Furniture shopping for my office

I will have a dedicated office in the Mountain Lair, which I am also designating to serve as our library. Over the years, I have collected a number of books, most of them still in Berlin, and now I finally will have a place to bring them all together.

It being a library and also having soaring 15-foot ceiling, I embarked on a search of tall bookshelves that would befit such a room, and not be dwarfed by it. Ideally the shelves would be stained espresso brown and made of solid wood or bamboo, and may have metal pieces. I would tolerate plywood parts, but no MDF or particleboard. Here is an illustration for what I thought would be a good kind of shelf for the library.

As I was soon to find out, solid wood furniture is now only available from super-expensive places such as designer or antique stores. Or if you have it custom-built.

The picture above is from the World Market catalog for a shelf that costs nearly $700. That's not cheap if you ask me, so I assumed it would be true when their website said the shelf was made of solid wood. I bought it, and two very energetic ladies helped me load it into the van with great effort. It was flat-packed in two boxes, and each box weighed 100+ pounds.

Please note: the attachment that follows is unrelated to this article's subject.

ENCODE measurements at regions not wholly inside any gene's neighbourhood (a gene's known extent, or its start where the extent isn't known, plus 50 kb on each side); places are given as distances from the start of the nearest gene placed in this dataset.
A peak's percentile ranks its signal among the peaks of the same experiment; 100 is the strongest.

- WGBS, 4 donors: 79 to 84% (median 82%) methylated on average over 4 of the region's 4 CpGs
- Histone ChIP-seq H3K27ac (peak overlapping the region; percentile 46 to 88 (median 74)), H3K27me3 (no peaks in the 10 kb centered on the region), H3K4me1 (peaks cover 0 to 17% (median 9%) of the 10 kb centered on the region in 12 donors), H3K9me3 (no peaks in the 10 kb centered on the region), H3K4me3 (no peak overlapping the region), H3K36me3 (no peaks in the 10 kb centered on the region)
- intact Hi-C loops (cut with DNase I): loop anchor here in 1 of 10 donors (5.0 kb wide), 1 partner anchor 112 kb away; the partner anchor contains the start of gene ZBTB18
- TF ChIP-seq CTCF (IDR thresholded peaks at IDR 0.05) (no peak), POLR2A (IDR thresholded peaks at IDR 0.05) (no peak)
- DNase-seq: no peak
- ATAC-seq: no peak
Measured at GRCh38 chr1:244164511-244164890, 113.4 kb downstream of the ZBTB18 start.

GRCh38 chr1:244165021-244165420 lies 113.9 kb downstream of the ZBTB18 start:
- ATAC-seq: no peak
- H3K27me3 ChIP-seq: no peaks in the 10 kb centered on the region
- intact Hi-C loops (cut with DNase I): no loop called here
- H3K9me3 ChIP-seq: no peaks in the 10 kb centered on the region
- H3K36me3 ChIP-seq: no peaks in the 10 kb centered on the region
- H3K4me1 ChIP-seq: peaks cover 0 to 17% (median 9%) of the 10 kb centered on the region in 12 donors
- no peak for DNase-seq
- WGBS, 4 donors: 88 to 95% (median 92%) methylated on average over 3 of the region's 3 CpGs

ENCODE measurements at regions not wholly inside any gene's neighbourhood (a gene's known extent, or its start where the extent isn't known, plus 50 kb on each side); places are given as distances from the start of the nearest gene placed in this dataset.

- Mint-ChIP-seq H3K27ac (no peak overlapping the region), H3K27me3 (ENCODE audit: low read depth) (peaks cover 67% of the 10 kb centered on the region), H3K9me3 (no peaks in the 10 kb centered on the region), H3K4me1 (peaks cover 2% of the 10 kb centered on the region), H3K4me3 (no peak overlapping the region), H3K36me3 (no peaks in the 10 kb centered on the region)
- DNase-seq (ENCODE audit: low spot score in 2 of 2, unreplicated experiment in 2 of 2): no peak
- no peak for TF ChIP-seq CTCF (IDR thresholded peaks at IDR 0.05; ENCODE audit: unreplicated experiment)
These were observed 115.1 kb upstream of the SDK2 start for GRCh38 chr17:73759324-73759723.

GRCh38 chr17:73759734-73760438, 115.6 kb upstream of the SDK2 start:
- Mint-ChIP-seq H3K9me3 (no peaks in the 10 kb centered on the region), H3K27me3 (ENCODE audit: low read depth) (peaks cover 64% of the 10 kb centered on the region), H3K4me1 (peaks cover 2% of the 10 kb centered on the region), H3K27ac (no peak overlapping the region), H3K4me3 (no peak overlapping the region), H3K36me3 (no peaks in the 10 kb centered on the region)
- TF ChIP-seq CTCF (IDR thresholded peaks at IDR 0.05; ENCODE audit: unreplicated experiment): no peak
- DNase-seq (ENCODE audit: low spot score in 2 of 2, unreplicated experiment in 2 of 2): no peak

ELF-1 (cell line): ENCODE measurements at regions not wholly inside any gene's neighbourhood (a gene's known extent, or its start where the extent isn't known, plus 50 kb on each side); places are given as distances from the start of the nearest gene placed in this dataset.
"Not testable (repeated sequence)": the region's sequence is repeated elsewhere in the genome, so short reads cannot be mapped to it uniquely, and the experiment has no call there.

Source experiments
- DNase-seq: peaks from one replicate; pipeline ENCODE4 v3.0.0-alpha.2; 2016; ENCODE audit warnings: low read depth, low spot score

When we got home, J and I unloaded the shelf piece by piece, opening the box inside the van, and carrying the parts upstairs in manageable increments. When the shelf was three quarters of the way assembled, I realized with that sinking feeling of doom that the main vertical supports of the shelf were indeed thick MDF.

So the next day, I disassembled the shelf, and we loaded it back into the van in reverse order, putting it inside the original boxes as good we could (which was better than we expected). I drove it to the store, where nobody showed themselves concerned with the reason for the return, and even when I told them, no written note was taken as far as I can tell.

I have crawled hundreds of products in online and physical stores, but it appears that any shelf that's not costing multiple thousands of dollars will be made of engineered wood.

What really puzzles me at this moment is where all the real wood is going? MDF is made of wood that's left over after the good stuff is cut. If the rich folk comprise one percent of the population, they can't be needing that much solid wood furniture, as to make it so outlandishly expensive.

I am not skilled in woodwork, and don't really have the patience or desire to learn. I just want to buy something that won't poison me with formaldehyde and also something that is environmentally sustainable. Like bamboo. For now, the search is coming up empty, but I have a few other angles if that fails. One, I may find a local craftsperson who can build me custom shelving out of inexpensive local wood or bamboo plywood, which I know a source for. Two, I may buy a bunch of used wine crates, stain them, and arrange them as a shelf along the wall. There are tons of pictures online, here's a random one to give you an idea what I am talking about.